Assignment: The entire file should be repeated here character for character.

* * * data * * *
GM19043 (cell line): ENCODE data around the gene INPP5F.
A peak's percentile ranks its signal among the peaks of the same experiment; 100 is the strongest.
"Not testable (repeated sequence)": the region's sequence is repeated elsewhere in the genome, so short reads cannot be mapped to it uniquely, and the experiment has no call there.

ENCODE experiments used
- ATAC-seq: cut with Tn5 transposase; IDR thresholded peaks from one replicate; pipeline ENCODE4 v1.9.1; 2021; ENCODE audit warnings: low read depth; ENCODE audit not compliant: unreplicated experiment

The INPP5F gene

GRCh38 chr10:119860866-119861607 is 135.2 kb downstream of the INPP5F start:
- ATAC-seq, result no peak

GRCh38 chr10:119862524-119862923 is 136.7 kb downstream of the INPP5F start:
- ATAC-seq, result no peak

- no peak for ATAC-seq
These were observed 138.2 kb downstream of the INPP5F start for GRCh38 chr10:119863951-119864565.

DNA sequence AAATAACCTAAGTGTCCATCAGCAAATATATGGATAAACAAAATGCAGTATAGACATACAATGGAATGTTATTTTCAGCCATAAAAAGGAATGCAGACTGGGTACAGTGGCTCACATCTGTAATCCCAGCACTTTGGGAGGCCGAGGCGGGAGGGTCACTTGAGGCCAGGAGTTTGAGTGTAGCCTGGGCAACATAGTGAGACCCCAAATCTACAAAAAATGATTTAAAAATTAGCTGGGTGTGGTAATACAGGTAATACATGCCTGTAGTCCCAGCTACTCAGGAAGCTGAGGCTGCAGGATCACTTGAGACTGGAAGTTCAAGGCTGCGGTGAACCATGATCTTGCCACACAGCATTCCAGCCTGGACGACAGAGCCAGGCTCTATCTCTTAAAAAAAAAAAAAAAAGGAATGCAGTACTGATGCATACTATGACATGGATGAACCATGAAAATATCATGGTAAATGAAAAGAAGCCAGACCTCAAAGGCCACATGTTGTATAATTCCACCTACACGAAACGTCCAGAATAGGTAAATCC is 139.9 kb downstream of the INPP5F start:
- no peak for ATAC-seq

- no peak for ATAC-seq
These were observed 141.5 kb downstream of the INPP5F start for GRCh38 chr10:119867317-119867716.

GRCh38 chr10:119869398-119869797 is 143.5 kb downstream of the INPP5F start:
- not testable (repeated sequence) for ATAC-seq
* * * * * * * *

GM19043 (cell line): ENCODE data around the gene INPP5F.
A peak's percentile ranks its signal among the peaks of the same experiment; 100 is the strongest.
"Not testable (repeated sequence)": the region's sequence is repeated elsewhere in the genome, so short reads cannot be mapped to it uniquely, and the experiment has no call there.

ENCODE experiments used
- ATAC-seq: cut with Tn5 transposase; IDR thresholded peaks from one replicate; pipeline ENCODE4 v1.9.1; 2021; ENCODE audit warnings: low read depth; ENCODE audit not compliant: unreplicated experiment

The INPP5F gene

GRCh38 chr10:119860866-119861607 is 135.2 kb downstream of the INPP5F start:
- ATAC-seq, result no peak

GRCh38 chr10:119862524-119862923 is 136.7 kb downstream of the INPP5F start:
- ATAC-seq, result no peak

- no peak for ATAC-seq
These were observed 138.2 kb downstream of the INPP5F start for GRCh38 chr10:119863951-119864565.

DNA sequence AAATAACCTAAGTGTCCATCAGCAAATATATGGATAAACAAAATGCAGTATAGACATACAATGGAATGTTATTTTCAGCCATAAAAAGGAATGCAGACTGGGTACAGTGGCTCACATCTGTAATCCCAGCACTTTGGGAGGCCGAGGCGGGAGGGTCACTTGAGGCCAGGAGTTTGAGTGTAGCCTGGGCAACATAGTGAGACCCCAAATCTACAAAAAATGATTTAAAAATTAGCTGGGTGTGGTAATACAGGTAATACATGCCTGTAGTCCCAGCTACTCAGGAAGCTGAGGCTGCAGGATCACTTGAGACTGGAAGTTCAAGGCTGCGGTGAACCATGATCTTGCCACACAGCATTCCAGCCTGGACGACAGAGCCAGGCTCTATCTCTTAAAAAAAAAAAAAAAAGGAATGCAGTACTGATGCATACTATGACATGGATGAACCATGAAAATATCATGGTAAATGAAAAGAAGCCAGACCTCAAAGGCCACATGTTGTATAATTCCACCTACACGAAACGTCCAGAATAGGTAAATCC is 139.9 kb downstream of the INPP5F start:
- no peak for ATAC-seq

- no peak for ATAC-seq
These were observed 141.5 kb downstream of the INPP5F start for GRCh38 chr10:119867317-119867716.

GRCh38 chr10:119869398-119869797 is 143.5 kb downstream of the INPP5F start:
- not testable (repeated sequence) for ATAC-seq